So life becomes a gentle balance of knowing that I have this condition that will fight with me on being healthy, and not allowing that to deter me from trying to be healthy despite it. I still need to find every way I can to manage the stress. I need to exercise. I need to meditate. I need to practice radical acts of self-care (I totally need to get better at that last one). I need to spend more time with my tribe–laughing and dancing and being happy. I need to spend a lot more time near salt water and in nature. I need to get back to the things that I did when I felt my best… hiking, being near the ocean, being in the sunshine, laughing with people who “get” me.
I still need to eat as well as I possibly can. Not for the weight, but for the health. For my liver enzymes and cholesterol levels and blood sugar regulation. Not to mention what the wrong foods do to our mental health. I need to eat well even if my waistline never changes because food isn’t just about weight–it’s about giving your body clear information. For those of us battling conditions that may keep us heavy, eating well becomes bigger than ever: our bodies can’t afford to get any more screwed up.
And I need to know that it’s possible that I may never fit into some of my best-loved outfits again–or at least not for a while. At least not during this phase of excessive stress in my family (which would be stressful for any family, but double-whammies my household) and which might have fallout for months to come. It means that my face may never have clear, glowing skin again, although my Chinese herbalist has helped that tremendously by helping my “angry liver”–part of this whole mess.
But it doesn’t mean simply throwing my hands in the air and giving up. Because everything I do–while it may not help my weight–helps my overall health and well-being. My weight is not the be-all-end-all indicator of my health; but being large enough to have a concerning Body Mass Index means that I need to be diligent in checking my lab work and other health indicators to make sure that my overall health profile is being managed no matter what I look like in a swim suit. And it means buying some clothes that I love that fit me so that I feel good about myself. It means dressing myself for the person I am instead of the person I think the world sees. They will see what I show them.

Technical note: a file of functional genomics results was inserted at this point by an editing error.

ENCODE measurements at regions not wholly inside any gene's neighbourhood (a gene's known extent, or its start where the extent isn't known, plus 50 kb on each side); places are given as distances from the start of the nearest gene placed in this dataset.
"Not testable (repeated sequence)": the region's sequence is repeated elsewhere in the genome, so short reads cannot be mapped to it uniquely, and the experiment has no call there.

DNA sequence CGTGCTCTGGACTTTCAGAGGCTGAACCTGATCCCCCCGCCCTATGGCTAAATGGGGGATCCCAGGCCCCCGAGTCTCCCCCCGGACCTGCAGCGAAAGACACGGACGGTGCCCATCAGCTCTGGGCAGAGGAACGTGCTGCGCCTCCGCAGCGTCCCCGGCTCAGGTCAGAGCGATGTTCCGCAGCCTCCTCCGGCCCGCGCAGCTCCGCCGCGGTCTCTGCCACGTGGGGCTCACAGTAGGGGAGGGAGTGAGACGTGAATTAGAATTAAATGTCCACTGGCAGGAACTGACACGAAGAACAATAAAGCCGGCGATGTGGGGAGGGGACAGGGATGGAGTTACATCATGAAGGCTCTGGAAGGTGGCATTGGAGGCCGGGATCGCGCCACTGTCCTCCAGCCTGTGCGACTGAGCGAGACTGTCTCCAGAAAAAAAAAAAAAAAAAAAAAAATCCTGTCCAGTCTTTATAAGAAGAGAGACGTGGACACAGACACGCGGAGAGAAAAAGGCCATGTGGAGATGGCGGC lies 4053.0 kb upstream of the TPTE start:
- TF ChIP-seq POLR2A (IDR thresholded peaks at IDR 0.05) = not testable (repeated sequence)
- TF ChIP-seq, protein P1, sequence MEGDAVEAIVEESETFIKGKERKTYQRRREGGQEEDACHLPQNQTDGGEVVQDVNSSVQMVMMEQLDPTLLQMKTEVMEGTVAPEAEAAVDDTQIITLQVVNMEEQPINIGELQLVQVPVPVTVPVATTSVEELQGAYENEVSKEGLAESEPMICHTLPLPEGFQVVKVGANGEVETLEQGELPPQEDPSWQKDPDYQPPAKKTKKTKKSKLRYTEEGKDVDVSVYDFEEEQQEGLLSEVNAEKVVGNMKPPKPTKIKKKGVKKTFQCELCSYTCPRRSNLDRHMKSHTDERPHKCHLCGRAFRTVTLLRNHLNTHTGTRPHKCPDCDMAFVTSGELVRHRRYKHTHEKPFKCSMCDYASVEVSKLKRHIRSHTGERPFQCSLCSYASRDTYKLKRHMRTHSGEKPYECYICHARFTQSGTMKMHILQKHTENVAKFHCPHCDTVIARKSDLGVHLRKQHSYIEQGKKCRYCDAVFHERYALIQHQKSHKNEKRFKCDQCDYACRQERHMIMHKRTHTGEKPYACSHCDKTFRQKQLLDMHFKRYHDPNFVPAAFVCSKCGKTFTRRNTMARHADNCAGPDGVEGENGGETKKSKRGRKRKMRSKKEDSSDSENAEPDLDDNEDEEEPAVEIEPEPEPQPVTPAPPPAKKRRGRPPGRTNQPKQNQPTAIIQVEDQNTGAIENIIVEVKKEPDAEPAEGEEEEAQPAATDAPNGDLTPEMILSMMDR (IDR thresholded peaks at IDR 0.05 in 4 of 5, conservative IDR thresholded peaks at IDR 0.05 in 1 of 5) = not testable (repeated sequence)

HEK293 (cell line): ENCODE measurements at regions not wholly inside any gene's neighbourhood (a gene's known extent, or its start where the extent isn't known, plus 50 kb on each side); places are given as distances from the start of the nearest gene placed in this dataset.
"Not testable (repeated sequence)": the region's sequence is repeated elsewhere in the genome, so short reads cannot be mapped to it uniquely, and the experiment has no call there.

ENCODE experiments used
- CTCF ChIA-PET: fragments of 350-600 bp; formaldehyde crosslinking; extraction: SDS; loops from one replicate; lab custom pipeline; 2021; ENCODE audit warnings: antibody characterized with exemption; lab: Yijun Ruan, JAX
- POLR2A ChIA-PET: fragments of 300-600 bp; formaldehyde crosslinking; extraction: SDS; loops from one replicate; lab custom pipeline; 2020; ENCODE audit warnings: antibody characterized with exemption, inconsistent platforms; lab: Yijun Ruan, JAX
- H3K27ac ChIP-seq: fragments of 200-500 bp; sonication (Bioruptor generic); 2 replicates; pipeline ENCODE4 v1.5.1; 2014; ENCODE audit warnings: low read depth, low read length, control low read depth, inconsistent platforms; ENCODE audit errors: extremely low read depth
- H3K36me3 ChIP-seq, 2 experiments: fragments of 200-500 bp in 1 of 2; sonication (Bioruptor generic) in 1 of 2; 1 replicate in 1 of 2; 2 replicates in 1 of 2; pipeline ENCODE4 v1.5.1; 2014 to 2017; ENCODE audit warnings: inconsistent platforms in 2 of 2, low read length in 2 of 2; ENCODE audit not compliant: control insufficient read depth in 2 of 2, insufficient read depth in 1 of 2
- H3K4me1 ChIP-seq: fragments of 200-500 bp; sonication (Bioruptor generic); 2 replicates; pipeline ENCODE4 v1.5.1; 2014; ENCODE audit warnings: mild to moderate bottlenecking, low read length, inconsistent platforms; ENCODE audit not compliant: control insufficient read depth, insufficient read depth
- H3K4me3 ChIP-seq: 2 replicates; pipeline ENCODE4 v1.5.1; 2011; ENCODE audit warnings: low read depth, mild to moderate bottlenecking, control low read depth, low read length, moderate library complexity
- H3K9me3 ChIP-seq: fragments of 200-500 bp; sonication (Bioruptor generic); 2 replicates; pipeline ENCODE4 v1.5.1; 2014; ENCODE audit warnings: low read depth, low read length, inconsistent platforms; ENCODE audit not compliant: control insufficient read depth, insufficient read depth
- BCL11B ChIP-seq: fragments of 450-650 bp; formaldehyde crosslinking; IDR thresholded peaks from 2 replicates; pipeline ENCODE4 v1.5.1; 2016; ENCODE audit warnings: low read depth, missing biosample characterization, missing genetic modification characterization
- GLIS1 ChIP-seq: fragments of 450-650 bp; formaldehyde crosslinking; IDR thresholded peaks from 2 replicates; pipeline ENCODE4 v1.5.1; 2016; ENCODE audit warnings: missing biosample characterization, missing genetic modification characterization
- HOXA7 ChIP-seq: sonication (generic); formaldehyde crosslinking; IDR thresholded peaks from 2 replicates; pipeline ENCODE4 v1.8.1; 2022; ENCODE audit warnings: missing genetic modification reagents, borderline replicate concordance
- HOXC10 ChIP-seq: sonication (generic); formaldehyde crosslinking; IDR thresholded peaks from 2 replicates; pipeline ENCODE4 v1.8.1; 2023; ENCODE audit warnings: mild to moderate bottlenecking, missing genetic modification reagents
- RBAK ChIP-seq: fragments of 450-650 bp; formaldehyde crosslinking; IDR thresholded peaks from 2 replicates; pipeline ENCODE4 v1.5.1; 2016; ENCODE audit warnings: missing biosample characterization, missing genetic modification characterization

I have identified the source of my issue and I have done my best to address the root cause. I won’t stop doing that. When you think there is nothing left to do and you’re still overweight or have some other trait that makes you feel like you’re not healthy or maybe even have some health condition–that is your charge: figure out the root cause, understand that, and do what you can to help it. But if it’s something like my situation where you might not be able to ever put it fully to bed, make peace with your limitations. Run right to the limit. Do all you can; but make peace with the reality of it and have grace with your humanity.
There is a difference between fighting it and accommodating it. I accommodate my disability. I don’t give in to it and I don’t hate it or fight it anymore. Because hating and fighting will create more of a chemical storm in my body that will make me unhealthy and ultimately kill me. That is every bit creating the stress chemicals that the PTSD creates.
Don’t let it kill you. My goal is to be #foxyby50 and I still have a few years left to get there. I want to be one of those 50 year old women people see and have hope that it can be better even as we age… no matter where we are at 35, 40 or 45. Every day a new, clean slate is waiting for you to write your story. And there will be a new one there again tomorrow.
Much love to you, mamas. #jointhejourney